It's such an obvious connection that it's hardly worth writing about, but the highs and lows of Holy Week provide plenty of resonances for the bipolar believer.
A week that starts with "Palm / Passion Sunday," a liturgy designed to take the gathered faithful (who, the church seems to suspect, are not quite faithful enough to show up to the rest of the week's activities in droves, and therefore might miss out on the suffering) from the peak of celebration to the valley of betrayal and death, cannot help but have a manic depressive tinge to it.
And so we swing wildly about.
But for me, this year, it isn't the mirroring of my own experience that catches my attention, nor, necessarily, this little "Lithium for Lent" project that I've pondered over the past few weeks. This year, it's the "hosannas" that draw me in.
"Hosanna," which the gathered disciples shout as Jesus enters Jerusalem, is not a synonym of "Hallelujah," and so the oft-repeated trope that we should not skip over the rest of the week, from the "hosannas" to the "hallelujahs," is, while not wrong, perhaps a bit over drawn.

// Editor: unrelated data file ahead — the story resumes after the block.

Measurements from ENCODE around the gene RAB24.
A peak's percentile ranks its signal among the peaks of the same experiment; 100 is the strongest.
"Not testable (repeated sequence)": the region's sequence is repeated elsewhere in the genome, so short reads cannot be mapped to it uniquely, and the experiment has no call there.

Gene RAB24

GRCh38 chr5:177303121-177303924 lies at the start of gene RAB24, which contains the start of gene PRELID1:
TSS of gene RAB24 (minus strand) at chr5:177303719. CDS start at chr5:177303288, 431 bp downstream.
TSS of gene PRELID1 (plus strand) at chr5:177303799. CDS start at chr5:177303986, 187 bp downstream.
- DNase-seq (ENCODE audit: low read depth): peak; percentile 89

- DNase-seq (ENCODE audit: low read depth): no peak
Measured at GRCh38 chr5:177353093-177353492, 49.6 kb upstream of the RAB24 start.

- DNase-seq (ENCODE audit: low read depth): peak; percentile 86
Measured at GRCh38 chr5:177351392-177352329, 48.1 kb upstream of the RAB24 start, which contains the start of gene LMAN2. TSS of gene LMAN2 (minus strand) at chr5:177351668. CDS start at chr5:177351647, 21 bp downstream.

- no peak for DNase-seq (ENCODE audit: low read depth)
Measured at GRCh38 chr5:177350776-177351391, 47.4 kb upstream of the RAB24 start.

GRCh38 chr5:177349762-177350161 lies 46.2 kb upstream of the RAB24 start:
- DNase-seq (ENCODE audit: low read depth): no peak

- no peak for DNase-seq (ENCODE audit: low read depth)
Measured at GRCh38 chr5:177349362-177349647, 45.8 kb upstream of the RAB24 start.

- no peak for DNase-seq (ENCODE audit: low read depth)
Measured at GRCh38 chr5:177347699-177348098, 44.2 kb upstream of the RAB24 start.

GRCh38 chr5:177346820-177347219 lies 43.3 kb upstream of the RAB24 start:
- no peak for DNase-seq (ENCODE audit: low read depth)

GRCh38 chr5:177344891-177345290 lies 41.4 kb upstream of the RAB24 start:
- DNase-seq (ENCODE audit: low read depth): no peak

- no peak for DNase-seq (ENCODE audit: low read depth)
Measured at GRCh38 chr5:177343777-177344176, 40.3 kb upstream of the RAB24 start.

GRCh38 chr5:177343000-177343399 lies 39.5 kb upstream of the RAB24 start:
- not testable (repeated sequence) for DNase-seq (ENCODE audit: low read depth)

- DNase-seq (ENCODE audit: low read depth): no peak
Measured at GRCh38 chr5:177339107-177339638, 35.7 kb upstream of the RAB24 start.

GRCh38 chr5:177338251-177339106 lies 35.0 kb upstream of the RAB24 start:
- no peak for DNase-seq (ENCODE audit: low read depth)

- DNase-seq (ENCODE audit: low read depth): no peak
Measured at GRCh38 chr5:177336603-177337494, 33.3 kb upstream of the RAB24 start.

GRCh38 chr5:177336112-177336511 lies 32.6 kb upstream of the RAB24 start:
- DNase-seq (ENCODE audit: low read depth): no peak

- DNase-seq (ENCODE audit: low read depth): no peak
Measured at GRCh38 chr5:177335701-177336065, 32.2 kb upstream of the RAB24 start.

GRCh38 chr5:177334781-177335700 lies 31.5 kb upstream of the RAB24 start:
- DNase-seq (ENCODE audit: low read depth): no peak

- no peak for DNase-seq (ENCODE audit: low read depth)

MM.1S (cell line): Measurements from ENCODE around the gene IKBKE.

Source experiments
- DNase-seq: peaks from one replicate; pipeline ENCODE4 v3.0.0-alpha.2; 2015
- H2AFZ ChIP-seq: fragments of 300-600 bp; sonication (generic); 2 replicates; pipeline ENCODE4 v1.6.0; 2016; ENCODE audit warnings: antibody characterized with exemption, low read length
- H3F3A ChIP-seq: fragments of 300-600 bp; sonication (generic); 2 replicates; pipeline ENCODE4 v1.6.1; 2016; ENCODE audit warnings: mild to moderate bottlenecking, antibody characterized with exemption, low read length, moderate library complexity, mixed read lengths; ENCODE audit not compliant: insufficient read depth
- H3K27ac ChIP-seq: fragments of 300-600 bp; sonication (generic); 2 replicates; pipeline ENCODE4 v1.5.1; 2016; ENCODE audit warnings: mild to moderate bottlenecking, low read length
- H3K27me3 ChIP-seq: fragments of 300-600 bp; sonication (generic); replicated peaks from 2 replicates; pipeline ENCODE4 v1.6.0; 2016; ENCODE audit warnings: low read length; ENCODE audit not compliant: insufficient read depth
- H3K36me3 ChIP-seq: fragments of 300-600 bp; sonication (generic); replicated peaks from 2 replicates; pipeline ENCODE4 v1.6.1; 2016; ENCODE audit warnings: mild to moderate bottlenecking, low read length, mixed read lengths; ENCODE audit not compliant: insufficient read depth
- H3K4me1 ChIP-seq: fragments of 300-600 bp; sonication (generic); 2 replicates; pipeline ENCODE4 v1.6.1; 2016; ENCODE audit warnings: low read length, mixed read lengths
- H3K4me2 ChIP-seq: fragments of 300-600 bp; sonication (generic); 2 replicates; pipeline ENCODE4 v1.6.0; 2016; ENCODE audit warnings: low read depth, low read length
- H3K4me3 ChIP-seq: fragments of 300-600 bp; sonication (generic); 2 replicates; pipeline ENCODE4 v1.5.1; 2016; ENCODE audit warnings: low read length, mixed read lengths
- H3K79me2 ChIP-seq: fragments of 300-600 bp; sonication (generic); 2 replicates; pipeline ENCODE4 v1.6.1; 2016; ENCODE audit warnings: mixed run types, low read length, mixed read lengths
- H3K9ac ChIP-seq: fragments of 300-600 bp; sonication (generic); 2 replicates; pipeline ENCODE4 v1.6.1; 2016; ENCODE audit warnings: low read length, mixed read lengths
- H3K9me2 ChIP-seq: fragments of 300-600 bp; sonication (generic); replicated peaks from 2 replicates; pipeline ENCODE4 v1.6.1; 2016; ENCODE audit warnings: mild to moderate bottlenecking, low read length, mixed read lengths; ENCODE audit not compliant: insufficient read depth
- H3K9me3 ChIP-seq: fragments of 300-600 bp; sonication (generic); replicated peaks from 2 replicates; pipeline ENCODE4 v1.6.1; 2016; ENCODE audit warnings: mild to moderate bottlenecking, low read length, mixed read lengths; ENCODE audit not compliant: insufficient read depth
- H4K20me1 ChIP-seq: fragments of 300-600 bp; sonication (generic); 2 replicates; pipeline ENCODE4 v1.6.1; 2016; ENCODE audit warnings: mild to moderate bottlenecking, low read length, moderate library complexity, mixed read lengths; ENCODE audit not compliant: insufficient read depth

"Hosanna" means "save us," or "God save us." And so it is not so much that the "hosannas" fade over this week, as the tone of them changes, and that, by the end of the week but before the beginning of the next, they have become quieter, more muttered, more like whispered prayer than shouted acclamation.
"Save us" -- this week, and this month, and this year, give us plenty to shout "save us" about.
I have kept meaning to write something, anything, about this or that horror, this or that atrocity, that has been projected on the global screen these past weeks. I can't keep up. Save us, God, from sarin gas and murderous dictators who don't hesitate to use it; from long-range missiles and trigger-happy demagogues who don't hesitate to use them; and from all of our refusals to learn the ways of peace. Save us, God, from the blood shed when profits are more important than people; from the murderous rage directed against those made vulnerable by their difference; from callousness and evil at the highest levels and antipathy and nihilism at the lowest. Save us, save us, save us, God, anybody, save us, for it surely seems that we have no idea what we are doing.
Or perhaps we do know. And if so, even more, save us.
"Save us." Shouted in the streets or muttered, desperately, under our breaths -- it is the same prayer, and yet different.
And as I write those words, I realize, again, the deep resonance, so obvious as to barely be worth writing about.
In bipolar, in life, in the world -- in seeming high or shattering low --
It is the same prayer, and yet different.